January 4, 2017
It is a well-known fact that you are what you eat. The saying is true when it comes to the health of your teeth as well. To promote your oral and overall health, you often choose healthier alternatives. One alternative many people choose are sports drinks. Many believe sports drinks are great for replacing lost nutrients when exercising and are better than soda for your teeth. But, you may be surprised to learn that sports drinks are just as damaging as soda when it comes to your oral health. As your dentist in South Hadley, Dr. Douglas Leigh has the facts you need to know about sports drinks and your teeth.
Are Sports Drinks Healthy?
You know that soda and many fruit juices contain high amounts of sugar, which can lead to tooth decay. As a result, you do well to steer clear of these sugary drinks. As an alternative, you might choose sports drinks. However, you might be surprised to learn that sports drinks actually contain more sugar than a can of soda. In fact, leading sports drinks can contain as much as 13 teaspoons of sugar, which is more than a can of Coca-Cola. Not to mention, sports drinks are highly acidic. When you combine the sugar and acid contents of sports drinks, it creates the perfect recipe for tooth decay.
When you consume drinks that contain high amounts of sugar, the sugar sits on the teeth. When the sugar combines with plaque and bacteria in the mouth, it turns the sugar to acid. The acid then starts to slowly eat away at the enamel. Over time, the enamel will become weakened and holes will develop in the enamel, exposing the dentin. Now, a cavity has developed.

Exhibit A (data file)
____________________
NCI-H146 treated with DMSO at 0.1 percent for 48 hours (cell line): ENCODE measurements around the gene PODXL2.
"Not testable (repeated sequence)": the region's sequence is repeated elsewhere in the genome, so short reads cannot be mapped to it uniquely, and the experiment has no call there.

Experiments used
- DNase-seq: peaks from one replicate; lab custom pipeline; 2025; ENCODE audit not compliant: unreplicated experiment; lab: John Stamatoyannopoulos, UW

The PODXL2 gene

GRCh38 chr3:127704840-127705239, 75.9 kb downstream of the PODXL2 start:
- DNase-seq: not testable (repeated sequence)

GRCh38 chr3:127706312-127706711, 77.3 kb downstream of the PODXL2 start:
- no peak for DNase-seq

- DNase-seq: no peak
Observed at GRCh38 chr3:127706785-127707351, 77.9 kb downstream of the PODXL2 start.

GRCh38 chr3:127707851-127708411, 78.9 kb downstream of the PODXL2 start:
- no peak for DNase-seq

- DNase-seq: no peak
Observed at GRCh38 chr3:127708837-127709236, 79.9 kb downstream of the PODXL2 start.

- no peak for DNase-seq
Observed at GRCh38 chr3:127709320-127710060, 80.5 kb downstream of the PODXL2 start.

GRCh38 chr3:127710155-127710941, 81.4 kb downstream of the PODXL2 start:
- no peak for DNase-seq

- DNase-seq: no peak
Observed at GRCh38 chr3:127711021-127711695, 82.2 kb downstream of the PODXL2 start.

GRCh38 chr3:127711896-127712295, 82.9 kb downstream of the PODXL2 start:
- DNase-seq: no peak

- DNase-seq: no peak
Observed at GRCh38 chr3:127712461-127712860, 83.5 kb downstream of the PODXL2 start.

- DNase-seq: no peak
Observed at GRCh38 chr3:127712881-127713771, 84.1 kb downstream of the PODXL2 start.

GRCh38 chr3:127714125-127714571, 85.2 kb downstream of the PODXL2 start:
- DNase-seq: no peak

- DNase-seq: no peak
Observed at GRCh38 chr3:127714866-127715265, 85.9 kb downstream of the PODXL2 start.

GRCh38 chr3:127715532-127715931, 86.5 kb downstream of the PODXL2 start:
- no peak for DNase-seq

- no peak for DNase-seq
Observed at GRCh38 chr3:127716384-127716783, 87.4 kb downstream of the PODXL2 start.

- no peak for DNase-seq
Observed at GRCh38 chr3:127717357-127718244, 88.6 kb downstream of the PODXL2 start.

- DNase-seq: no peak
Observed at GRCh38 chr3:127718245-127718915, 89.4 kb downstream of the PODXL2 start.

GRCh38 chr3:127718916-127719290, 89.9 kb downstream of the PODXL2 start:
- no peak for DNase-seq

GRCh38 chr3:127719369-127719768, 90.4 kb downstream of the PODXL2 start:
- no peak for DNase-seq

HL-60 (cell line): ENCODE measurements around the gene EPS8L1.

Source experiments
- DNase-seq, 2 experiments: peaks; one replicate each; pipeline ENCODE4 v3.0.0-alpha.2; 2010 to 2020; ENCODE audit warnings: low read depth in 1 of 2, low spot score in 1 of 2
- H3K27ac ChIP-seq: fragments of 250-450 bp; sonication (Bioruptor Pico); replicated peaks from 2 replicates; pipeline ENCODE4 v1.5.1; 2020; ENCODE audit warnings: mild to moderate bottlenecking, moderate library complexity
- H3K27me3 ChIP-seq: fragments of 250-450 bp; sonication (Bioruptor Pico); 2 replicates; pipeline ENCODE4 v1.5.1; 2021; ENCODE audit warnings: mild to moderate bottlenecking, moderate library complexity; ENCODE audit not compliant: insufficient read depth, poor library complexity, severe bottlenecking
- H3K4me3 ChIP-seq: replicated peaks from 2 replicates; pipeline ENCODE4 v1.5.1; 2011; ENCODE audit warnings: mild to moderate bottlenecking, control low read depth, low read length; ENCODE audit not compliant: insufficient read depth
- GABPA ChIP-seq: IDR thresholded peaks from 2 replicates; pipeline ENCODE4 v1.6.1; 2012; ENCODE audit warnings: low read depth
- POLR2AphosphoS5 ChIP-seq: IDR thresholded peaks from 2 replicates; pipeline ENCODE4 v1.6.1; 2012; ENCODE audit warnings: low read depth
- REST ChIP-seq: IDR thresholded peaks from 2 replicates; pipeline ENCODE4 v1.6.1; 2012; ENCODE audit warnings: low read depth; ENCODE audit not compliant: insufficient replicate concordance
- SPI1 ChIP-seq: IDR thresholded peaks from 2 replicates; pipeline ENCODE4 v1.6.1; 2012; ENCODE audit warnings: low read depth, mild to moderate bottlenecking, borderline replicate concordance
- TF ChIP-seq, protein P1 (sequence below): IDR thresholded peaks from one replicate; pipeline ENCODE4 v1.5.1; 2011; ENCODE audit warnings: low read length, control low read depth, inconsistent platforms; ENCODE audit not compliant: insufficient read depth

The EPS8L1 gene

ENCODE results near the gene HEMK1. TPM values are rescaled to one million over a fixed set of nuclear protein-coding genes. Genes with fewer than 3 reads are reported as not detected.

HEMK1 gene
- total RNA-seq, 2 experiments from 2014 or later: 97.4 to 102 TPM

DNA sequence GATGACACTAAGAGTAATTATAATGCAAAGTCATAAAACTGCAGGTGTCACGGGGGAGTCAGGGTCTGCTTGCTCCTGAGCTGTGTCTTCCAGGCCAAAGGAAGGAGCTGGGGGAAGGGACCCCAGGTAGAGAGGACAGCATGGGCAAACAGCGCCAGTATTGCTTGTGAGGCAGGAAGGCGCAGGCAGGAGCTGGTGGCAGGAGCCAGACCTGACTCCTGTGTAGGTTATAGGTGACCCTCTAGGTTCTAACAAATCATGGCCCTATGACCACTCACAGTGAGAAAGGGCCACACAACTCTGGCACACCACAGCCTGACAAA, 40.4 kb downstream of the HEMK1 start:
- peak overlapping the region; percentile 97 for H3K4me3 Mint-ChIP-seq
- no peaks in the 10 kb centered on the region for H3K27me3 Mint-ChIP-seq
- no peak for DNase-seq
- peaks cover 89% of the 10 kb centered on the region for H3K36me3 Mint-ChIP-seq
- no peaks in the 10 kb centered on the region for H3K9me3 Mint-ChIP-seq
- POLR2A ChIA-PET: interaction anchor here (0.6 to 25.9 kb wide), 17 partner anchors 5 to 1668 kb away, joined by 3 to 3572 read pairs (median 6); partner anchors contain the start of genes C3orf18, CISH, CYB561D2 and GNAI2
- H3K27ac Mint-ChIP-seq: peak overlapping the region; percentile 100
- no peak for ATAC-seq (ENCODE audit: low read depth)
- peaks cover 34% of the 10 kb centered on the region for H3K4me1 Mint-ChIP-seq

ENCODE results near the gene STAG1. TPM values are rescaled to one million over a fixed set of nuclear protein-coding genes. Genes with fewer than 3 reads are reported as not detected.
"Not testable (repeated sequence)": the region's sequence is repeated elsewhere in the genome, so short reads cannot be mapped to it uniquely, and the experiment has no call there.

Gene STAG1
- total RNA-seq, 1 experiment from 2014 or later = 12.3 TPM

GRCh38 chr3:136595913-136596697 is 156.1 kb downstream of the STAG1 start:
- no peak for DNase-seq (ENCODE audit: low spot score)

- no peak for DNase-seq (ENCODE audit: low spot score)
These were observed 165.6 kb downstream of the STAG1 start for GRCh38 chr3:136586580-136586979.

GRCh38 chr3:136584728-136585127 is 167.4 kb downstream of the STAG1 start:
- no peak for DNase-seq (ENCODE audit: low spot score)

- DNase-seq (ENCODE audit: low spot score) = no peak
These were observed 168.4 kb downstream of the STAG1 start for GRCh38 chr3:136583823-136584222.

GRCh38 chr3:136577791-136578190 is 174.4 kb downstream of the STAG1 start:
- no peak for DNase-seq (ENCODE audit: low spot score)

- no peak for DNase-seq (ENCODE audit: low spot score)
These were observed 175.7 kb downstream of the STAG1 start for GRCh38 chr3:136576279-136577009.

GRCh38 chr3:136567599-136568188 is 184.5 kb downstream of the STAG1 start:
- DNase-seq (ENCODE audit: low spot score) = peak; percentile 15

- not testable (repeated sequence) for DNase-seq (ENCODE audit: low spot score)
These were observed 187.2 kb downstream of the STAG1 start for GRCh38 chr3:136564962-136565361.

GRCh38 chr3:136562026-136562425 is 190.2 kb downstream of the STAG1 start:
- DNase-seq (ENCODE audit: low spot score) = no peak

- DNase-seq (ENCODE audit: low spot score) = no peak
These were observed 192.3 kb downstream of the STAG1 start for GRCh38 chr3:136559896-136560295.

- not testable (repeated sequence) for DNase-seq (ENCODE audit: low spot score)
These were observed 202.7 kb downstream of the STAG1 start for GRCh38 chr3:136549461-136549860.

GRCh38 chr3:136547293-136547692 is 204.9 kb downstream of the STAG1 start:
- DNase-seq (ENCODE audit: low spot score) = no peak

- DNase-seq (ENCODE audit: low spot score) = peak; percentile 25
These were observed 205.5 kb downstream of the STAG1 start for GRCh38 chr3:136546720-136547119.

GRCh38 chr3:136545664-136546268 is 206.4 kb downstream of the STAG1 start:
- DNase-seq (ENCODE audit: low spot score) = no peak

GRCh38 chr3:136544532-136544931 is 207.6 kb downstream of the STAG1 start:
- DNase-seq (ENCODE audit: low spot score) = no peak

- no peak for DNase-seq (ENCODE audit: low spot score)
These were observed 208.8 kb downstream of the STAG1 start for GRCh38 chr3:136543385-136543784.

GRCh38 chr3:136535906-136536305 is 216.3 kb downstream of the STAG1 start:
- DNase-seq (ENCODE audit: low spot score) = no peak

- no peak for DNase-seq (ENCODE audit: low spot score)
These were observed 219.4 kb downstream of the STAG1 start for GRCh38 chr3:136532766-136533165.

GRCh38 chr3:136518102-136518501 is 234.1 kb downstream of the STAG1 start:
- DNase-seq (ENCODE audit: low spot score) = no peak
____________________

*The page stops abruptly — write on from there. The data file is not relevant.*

By consuming a drink that is not just high in sugar, but acid as well, you amplify the damaging effects it produces. Acid weakens the enamel, making the teeth more prone to the harmful effects of sugar. The dangers of sports drinks can be worse than soda because often sports drinks are sipped throughout sports and exercise instead of being consumed all at once. As a result, your teeth are being constantly exposed to the sugar and acid, increasing the risk for decay.
How Can I Protect My Teeth?
It is a misconception that sports drinks are healthy for both the body and your teeth. A healthier alternative is always water. Water is great for both cleansing the teeth and keeping your body hydrated. If you cannot avoid sugary and acidic drinks, like sports beverages, be sure to rinse your mouth with water immediately after drinking. As soon as possible, brush and floss your teeth to remove any sugar accumulations that can be clinging to plaque. In addition, you need to visit your dentist twice a year for a cleaning and checkup to help ward off tooth decay.
If it is time for your semi-annual dental appointment, contact Newton Street Dental to schedule your appointment for preventive care.
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